Payments are at the heart of commerce in any economy. The future of payments is changing rapidly, driven by a growing demand from customers who expect fast, seamless transactions as well as customized user experiences.
With the globally burgeoning trend towards open banking, it means that banks no longer have the monopoly on customer account and financial information.
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The rise of global eCommerce
The growth of eCommerce is expected to surpass $5.5 trillion worldwide in 2022. And it’s expected to exceed $7 trillion by 2025. Additionally, 20.3% (or more than $0.22 of every dollar spent) of total retail sales is expected to come from online purchases.
Asia Pacific is leading growth
The main driver of change is the blinding speed with which payments technology is developing in the Asia Pacific region. While each area in the region is different, there are clear signs of the rapid acceleration of online commerce across the entire APAC region.
Emerging technology is the main driver across APAC, where digital leaders are competing head-to-head in a battle to optimize their operations and enhance customer experiences. Eight of the top ten countries to embrace mobile payments are in the Asia Pacific region, and it’s growing fastest in China.
ISO 20022 and modernizing legacy infrastructure
The age of most banks’ internal payment engines means they weren’t designed to navigate the 24/7/365 pressures of real-time payments. These engines are under strain, impacting customer experience. The case for updating is clear. As deadlines approach for the ISO 20022 update, banks in the APAC region are coming under competitive pressure to move to the new standard.
ISO 20022 involves the processing of much larger data volumes compared to conventional legacy formats, so bank systems and databases will need to be capable of processing these larger volumes, and at higher speeds for real-time payments, daily liquidity management, compliance checks, and fraud detection and prevention.
It's essential that there is enough of a time allowance for testing to ensure that all syntax and formatting information is correct, and that the data is mapped correctly within all associated payment and clearing systems.
Smart phones and eWallets are influencing APAC's payment processing landscape
The increasing penetration of smartphones and the widespread usage of the internet has been accelerating the adoption of mobile wallets for years.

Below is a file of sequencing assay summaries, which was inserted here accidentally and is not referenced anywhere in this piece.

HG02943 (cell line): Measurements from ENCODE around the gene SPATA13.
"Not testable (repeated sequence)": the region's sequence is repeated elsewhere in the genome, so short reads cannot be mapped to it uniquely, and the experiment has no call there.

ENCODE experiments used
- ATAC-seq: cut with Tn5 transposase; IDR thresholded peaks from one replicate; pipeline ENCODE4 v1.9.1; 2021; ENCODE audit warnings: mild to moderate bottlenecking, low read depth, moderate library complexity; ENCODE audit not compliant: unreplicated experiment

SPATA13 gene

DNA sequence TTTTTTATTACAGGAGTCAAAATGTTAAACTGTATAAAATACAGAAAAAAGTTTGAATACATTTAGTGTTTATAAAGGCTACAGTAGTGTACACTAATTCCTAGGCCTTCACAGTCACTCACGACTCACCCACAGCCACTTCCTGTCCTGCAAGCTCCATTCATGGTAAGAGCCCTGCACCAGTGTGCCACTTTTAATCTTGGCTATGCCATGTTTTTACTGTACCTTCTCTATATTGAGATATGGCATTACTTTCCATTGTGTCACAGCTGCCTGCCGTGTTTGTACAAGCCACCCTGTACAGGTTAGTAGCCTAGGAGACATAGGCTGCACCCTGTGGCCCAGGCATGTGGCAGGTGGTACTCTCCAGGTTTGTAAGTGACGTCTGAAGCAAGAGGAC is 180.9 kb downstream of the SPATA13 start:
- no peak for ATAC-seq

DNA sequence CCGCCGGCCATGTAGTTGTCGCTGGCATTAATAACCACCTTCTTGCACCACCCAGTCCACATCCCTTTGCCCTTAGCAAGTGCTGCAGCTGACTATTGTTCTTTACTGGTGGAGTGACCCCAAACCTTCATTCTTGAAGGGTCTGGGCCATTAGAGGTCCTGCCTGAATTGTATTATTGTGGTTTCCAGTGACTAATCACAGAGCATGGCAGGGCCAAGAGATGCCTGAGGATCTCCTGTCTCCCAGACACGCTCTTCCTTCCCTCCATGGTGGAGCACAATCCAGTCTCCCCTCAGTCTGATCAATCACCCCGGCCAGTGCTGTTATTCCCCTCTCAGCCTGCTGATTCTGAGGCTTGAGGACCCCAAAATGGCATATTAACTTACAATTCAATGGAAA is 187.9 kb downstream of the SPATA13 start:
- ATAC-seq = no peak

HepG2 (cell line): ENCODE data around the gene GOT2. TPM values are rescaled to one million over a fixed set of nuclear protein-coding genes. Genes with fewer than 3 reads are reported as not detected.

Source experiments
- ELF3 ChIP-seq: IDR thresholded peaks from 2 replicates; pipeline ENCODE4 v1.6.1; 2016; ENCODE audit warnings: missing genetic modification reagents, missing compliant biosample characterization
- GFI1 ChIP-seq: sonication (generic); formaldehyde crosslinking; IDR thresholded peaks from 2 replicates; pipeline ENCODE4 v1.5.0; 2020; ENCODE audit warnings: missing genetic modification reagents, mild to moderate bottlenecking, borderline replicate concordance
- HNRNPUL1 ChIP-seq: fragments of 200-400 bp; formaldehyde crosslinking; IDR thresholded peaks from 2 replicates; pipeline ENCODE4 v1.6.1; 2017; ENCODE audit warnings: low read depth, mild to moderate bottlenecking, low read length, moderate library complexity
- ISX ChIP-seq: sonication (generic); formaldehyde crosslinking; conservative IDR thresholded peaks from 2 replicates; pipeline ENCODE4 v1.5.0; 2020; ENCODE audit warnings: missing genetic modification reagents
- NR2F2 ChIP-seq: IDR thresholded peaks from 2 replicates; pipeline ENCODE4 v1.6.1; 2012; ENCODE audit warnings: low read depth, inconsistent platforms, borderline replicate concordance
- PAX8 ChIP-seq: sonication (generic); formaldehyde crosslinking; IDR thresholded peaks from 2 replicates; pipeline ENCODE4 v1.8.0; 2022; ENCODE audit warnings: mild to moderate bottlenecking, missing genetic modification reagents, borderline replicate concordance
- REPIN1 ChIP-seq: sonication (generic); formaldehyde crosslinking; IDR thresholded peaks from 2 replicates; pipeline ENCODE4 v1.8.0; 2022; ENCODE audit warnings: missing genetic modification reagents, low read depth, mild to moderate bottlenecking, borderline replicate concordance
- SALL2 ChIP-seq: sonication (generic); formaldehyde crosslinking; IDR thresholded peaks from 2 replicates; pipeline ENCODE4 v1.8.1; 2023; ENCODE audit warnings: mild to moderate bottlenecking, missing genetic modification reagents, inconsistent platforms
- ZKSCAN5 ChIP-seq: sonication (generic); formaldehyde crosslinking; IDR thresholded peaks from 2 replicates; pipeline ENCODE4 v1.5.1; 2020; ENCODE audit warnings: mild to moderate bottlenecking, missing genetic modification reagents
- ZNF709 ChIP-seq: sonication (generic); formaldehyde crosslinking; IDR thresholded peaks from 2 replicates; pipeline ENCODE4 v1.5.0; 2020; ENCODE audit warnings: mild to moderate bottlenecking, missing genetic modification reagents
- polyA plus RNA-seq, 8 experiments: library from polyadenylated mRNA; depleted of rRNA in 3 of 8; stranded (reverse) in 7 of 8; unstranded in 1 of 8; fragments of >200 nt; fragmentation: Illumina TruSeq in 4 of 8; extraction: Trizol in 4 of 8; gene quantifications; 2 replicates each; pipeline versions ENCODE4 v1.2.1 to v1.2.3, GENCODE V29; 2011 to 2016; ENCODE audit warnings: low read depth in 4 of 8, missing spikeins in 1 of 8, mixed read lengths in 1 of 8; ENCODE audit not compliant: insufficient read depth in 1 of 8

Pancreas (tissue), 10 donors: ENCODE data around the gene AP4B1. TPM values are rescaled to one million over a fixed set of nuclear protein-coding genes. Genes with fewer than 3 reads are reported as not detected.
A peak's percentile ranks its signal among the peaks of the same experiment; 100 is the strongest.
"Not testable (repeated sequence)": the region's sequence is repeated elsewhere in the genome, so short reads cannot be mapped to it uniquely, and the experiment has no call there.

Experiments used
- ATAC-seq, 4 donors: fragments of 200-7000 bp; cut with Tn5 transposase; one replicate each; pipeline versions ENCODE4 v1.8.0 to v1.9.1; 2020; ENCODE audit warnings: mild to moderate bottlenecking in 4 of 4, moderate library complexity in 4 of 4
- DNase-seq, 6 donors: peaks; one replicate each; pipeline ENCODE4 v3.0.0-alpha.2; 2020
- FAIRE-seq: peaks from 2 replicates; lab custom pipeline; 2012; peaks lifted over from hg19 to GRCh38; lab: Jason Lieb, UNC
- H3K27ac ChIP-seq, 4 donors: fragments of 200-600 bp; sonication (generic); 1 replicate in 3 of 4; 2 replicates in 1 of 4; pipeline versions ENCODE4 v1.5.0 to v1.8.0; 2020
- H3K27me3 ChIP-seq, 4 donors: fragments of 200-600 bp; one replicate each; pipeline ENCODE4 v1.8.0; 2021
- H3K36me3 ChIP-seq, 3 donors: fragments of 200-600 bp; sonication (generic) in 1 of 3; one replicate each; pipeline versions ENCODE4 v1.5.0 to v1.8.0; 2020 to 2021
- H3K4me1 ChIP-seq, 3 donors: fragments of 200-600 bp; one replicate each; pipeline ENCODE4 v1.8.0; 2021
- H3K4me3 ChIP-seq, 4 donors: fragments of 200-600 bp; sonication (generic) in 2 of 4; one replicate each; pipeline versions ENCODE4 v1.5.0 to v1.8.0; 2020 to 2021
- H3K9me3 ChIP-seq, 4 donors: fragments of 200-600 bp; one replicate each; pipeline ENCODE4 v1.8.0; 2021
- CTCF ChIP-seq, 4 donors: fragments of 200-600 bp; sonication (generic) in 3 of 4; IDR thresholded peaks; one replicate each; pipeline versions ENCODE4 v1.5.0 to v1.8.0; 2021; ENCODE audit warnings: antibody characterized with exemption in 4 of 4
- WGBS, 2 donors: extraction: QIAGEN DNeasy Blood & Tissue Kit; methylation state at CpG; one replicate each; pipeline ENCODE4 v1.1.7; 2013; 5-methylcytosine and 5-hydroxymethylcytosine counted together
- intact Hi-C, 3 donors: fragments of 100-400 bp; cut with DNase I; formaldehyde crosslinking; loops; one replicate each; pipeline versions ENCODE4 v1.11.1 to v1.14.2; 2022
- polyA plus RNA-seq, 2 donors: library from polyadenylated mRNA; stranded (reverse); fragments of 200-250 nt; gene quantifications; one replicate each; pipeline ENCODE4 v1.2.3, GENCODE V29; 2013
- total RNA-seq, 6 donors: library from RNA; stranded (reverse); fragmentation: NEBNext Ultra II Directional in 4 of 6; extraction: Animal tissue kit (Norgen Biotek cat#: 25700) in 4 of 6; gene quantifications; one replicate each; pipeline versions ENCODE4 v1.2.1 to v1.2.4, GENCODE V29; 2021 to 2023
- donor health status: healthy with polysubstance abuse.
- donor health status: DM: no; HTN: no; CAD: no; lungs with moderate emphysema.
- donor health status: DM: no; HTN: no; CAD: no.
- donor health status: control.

China currently accounts for the highest usage of smartphones in the world, at 59.9% (over 865 million users). India is next, with a usage of 43.5% (over 606 million users). These countries have universally adopted the use of eWallets. Offering both payment processing convenience and security, they are now at the forefront of payments change. Through mobile applications, primarily led by key players Alipay and WeChat, eWallets integrate encryption, biometrics, tokenization, and device authentication, redefining the scope of what’s to come.
As a result, many banks and payment processors in Asia are re-evaluating their business strategy, increasing investment in infrastructure and accelerating technology transformation in order to retain their customer base and market share.
APAC leading the cashless revolution
One of the more unique features of the Asia-Pacific payments landscape is that governments are actively pursuing policies that incentivize cashless payments. A survey by Checkout.com revealed that 95% of Asia-Pacific consumers shopped online regularly, with more than a quarter doing so at least once a week. In stark contrast, data from eMarketer found that only 70% of consumers in the US say they ever shop online.
BNPL is changing the payments landscape in APAC
Checkout.com’s data reveals that Buy Now, Pay Later, (BNPL) has started to drive growth in online shopping, due to the convenience of spreading payments interest-free over several instalments. This payment method is proving particularly popular among consumers aged under 30, and as a result, seeing retailers able to reach entirely new customer segment groups.
Social Commerce opening new opportunities for retailers
Social commerce, which allows merchants to use social media platforms as an extension of their digital storefront, is gaining popularity across the Asia-Pacific region.